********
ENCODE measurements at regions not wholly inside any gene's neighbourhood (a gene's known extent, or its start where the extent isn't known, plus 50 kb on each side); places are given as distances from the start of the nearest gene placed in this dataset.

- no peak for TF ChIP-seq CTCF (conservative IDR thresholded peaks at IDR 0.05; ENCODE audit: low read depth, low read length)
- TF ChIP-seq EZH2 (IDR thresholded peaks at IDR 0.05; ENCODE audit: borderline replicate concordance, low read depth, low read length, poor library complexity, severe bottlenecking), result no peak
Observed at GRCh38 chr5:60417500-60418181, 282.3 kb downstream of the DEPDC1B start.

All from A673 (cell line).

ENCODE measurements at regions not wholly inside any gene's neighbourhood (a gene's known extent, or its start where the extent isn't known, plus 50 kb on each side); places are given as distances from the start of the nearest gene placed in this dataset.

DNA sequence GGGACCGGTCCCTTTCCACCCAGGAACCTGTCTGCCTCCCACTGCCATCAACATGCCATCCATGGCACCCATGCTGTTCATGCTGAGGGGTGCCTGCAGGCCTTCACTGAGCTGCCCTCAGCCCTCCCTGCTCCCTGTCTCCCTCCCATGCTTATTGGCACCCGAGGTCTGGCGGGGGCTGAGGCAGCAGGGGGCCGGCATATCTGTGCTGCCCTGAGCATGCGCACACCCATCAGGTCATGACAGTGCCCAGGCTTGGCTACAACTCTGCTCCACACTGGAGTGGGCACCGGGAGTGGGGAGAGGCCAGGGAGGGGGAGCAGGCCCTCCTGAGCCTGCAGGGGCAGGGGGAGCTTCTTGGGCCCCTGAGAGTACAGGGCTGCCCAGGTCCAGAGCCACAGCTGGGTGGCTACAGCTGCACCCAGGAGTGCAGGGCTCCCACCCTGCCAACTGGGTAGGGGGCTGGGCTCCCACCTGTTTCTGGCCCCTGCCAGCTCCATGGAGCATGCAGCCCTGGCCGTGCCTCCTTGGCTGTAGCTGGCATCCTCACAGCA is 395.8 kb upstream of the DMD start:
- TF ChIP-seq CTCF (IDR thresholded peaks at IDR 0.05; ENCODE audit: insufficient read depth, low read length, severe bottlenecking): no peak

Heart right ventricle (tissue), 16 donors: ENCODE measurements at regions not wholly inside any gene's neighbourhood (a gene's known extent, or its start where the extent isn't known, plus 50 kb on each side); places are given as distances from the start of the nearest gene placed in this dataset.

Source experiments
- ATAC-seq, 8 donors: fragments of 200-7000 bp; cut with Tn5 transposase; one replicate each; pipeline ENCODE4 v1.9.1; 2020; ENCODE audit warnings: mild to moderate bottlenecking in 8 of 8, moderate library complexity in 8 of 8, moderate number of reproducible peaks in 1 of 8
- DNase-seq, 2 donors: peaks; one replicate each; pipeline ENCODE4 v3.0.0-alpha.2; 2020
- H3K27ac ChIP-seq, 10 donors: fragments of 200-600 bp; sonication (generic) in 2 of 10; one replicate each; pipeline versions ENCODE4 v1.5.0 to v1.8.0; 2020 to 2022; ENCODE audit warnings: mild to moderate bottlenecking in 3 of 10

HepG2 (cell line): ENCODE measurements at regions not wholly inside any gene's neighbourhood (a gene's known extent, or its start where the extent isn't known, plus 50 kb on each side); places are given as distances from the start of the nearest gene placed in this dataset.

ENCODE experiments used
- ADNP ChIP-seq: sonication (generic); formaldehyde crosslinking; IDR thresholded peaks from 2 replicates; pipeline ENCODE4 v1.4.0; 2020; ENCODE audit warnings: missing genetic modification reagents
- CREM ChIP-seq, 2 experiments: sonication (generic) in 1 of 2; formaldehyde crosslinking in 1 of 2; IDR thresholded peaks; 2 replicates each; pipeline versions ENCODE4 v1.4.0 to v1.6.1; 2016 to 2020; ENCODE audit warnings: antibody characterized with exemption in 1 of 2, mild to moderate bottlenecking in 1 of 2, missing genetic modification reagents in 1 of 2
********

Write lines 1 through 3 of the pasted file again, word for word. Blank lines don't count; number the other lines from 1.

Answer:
ENCODE measurements at regions not wholly inside any gene's neighbourhood (a gene's known extent, or its start where the extent isn't known, plus 50 kb on each side); places are given as distances from the start of the nearest gene placed in this dataset.

- no peak for TF ChIP-seq CTCF (conservative IDR thresholded peaks at IDR 0.05; ENCODE audit: low read depth, low read length)
- TF ChIP-seq EZH2 (IDR thresholded peaks at IDR 0.05; ENCODE audit: borderline replicate concordance, low read depth, low read length, poor library complexity, severe bottlenecking), result no peak